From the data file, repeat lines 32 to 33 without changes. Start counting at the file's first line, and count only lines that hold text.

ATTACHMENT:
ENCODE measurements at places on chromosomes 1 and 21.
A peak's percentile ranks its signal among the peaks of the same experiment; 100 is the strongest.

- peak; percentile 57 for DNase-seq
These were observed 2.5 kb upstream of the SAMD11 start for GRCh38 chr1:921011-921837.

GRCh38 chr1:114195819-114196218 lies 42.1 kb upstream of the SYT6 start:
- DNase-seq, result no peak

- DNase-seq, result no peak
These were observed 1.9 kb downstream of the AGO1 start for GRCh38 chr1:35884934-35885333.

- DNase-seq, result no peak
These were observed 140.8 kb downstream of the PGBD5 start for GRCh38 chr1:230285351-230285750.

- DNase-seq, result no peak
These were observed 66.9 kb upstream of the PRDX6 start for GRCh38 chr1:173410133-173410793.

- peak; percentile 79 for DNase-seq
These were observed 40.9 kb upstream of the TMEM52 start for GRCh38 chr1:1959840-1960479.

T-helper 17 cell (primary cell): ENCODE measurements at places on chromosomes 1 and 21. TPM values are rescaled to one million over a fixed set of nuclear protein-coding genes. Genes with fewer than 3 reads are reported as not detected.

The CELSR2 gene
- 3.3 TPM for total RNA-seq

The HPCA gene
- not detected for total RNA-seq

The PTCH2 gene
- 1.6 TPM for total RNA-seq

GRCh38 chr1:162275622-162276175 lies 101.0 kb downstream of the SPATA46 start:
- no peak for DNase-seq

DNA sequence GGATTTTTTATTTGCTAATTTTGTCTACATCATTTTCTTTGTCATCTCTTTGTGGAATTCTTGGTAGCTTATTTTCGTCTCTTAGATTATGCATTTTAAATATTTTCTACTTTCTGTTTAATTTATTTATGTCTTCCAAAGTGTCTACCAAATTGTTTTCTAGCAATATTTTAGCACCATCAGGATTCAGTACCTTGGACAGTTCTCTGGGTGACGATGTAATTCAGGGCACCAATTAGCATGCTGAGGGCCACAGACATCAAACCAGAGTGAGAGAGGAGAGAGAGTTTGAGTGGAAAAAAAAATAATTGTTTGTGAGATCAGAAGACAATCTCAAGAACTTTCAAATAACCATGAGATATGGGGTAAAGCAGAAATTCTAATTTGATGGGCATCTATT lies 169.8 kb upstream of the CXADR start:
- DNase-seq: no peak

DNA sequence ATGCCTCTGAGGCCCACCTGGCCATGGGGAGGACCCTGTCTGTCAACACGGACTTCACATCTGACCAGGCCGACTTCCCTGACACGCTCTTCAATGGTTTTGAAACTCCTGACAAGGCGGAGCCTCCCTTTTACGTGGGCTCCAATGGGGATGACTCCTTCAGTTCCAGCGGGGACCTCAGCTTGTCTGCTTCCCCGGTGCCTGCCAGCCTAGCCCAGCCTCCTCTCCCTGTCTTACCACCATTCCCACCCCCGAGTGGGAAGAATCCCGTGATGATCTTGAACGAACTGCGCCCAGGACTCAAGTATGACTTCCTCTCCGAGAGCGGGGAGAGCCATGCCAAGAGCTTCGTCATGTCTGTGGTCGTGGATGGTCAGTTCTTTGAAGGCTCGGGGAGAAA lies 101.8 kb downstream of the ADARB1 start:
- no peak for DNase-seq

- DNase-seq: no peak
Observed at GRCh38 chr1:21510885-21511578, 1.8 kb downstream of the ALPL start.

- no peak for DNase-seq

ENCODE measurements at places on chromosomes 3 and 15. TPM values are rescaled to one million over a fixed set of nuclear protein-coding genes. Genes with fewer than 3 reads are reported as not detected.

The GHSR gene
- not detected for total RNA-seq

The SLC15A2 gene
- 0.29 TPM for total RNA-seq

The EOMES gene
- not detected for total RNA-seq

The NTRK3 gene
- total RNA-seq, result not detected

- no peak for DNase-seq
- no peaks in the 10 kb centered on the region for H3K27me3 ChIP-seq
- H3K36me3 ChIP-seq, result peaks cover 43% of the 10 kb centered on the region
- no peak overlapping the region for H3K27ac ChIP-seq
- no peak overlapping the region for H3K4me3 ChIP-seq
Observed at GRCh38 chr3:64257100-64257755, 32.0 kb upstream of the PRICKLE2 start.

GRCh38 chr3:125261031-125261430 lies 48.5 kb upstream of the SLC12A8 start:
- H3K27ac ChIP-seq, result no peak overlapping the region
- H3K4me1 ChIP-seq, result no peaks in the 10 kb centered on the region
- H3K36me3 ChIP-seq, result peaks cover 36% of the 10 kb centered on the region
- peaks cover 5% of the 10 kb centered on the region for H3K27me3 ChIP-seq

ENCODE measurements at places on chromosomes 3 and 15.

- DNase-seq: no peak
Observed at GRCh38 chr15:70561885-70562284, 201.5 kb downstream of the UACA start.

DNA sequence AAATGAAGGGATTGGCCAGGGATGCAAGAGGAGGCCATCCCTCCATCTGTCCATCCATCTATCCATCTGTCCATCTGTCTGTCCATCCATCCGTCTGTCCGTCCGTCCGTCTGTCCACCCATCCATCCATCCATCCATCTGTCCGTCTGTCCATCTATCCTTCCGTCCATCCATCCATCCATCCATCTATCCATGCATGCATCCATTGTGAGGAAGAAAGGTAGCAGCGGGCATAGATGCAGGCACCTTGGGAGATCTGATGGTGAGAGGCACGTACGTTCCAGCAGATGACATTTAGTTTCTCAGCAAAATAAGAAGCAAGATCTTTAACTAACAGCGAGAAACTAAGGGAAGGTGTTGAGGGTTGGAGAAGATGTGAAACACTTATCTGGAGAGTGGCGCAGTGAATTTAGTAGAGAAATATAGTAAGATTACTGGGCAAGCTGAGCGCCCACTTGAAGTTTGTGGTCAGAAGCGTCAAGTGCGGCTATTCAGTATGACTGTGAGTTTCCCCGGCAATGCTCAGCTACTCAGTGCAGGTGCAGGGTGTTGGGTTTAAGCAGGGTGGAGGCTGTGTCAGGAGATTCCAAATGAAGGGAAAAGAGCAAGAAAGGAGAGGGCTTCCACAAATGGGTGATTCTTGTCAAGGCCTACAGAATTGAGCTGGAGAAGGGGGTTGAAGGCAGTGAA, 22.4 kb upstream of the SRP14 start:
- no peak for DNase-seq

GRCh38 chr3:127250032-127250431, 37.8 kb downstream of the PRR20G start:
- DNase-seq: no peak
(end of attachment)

The GHSR gene
- not detected for total RNA-seq